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That means you would be paying the FFL tranfer fee 2 times per lower. For me that would be $25 X 3.
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No, because I don't need to go through an FFL to do an in-state transfer in Illinois. It would be a private party transfer.
Link Posted: 6/12/2003 6:03:56 AM EDT
There are only a couple of states that require a FFL transfer for [b][size=4]All[/size=4][/b] firearms transfers. The Federal law requires only going through a FFL if it is purchased at a "dealer" a FFL holder. The Fed Law doesn't make any mention of private transfers between private citizens. Although, you could still be taken to jail if you sold a weapon to a Federaly Prohibited person whether knowing it or not. The private transfer between individuals is the "EVIL Gun Show Loop Hole" that Chucky Schumer and gang are always crying about. There is no loop hole, it's a private sale between to individual, like selling your car, if it's not your Business, you don't need a License.
Link Posted: 6/12/2003 6:25:17 AM EDT
From what I have read about inter family gun purchases/gifting, the sale of them to your brothers in state would be the same as you selling them in state at a gun show. If your state is similar to mine, all you need is a valid drivers license visually inspected by yourself to verify that you are selling an item "in state" to a "resident". You cannot however give the rifles to your brothers as gifts. Siblings are not allowed to "gift" to one another, however father to son, and grandparent to grandson are acceptable. What a joke eh? IMHO, if you purchase the lowers, and on the yellow sheet you said that you were purchasing them for yourself, then you did. Your intention was the purchase of those three items for yourself. Then in three months, your intent was to sell them to your brothers because you suddenly realized that three might have been two more rifles then you needed. Then a month later you realize the error of your ways and buy one more just to be safe and have another one lying around. :)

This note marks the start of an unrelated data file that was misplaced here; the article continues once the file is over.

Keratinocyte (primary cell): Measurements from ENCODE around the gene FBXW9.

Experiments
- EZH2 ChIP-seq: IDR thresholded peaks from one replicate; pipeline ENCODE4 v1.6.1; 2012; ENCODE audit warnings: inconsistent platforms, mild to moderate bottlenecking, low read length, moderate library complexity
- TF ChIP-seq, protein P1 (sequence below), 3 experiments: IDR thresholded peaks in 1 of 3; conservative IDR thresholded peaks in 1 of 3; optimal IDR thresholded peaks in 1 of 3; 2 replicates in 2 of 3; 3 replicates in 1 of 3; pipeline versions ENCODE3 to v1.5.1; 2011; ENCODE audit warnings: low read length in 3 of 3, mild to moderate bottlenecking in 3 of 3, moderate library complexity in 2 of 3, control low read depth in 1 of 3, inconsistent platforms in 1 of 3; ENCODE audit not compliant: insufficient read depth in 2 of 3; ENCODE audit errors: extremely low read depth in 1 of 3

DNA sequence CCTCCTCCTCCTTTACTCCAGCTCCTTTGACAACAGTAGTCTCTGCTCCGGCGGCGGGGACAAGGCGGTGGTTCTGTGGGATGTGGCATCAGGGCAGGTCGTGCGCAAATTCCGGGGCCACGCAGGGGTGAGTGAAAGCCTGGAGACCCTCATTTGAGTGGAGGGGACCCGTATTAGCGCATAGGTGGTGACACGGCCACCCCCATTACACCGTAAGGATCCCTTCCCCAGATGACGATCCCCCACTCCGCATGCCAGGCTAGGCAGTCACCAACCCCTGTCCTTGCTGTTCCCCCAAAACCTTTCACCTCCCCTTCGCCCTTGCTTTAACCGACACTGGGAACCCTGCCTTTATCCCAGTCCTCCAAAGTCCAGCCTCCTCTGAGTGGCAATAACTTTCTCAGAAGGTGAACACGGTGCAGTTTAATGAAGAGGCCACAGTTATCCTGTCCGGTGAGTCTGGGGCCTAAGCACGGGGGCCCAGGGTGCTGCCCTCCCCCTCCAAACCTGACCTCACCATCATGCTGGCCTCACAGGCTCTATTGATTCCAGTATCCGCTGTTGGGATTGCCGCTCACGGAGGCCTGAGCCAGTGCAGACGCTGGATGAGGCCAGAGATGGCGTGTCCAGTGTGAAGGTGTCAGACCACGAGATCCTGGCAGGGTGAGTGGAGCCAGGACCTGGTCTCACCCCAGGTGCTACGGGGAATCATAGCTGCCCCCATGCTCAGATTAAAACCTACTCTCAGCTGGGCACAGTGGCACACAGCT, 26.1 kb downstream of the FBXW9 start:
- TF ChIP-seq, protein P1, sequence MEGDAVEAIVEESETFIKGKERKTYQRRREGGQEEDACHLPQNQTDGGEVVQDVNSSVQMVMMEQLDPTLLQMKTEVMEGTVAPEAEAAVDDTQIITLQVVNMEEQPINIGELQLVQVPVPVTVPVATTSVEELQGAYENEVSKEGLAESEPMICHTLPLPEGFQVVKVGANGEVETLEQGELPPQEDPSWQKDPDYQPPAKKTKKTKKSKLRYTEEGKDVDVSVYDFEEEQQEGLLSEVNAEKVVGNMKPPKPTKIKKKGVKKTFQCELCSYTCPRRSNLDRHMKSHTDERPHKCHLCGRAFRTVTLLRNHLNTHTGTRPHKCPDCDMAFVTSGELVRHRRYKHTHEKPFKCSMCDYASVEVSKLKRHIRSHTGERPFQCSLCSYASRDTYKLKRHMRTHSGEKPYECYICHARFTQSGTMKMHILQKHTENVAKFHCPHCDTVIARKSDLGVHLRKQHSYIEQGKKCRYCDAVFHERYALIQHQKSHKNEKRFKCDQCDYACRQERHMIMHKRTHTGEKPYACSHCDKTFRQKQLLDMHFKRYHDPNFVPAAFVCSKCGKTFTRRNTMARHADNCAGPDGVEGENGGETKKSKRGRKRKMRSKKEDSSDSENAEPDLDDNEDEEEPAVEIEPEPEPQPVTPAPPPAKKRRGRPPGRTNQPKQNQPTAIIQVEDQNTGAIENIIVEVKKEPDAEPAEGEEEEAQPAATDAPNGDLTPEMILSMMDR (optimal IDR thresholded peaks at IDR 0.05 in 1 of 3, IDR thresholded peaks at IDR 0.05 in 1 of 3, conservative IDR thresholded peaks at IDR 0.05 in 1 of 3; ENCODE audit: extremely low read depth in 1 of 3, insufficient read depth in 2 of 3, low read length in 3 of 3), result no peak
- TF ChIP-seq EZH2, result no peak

Link Posted: 6/12/2003 10:51:27 AM EDT
Illannoyed actually has some record-keeping requirements on private-party transfers - you have to record the serial # of the gun, the buyer's FOID #, the date of transfer, and, if the gun has no serial #, an adequate description of the piece. You have to keep that for 10 years. As long as you do that, you're good with the state requirements.
Link Posted: 6/19/2003 4:34:12 PM EDT
If it were me, I'd want [b]their[/b] names on the 4473s for their rifles. Place the order for the lowers, and take them along when you go to pick them up. Might cost you a little more on background check fees to fill out 3 forms instead of 1, but with all transfers occuring between an FFL and the final owner there can't be any legal issues. After your brothers leave the store, how they acquire the rest of the parts and how much assistance they need assembling their rifles would be a non-issue legally.
Link Posted: 6/19/2003 5:42:23 PM EDT
[Last Edit: 6/19/2003 5:47:49 PM EDT by SCR1]
Originally Posted By eswanson: Straw purchase is the purchase of firearms for resale to someone who would not be legally able to purchase them, so that's not an issue. I was thinking more along the lines of manufacturing, but as jdmcomp points out, the lower is the firearm, and it's already done. These aren't 80% lowers. I suppose all I'm really doing is buying a gun, doing some work on it, and reselling it.
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The hardest thing is following IL law. Make sure you wait 24 hours to transfer them (even private transfers!) and keep a receipt for 10 years. I assume the transferees all have FOIDS?? Also Cook County has an AW ban too, so FYI. Steve
Link Posted: 6/20/2003 5:21:00 PM EDT
Have your brothers buy the lowers and just build the legal rifles for them. A 100% Lower is already considered a rifle. Just build a legal configuration for your location (something you can buy in a gunship "post ban") and your fine. Manufacture means just that. Take a hunk of aluminum and make a lower out of it. It doesn't even have to be assembled. If it's for you, you're ok, if you sell it, say hi to bubba for me.
Link Posted: 6/22/2003 4:03:48 AM EDT
just like the army dont ask dont tell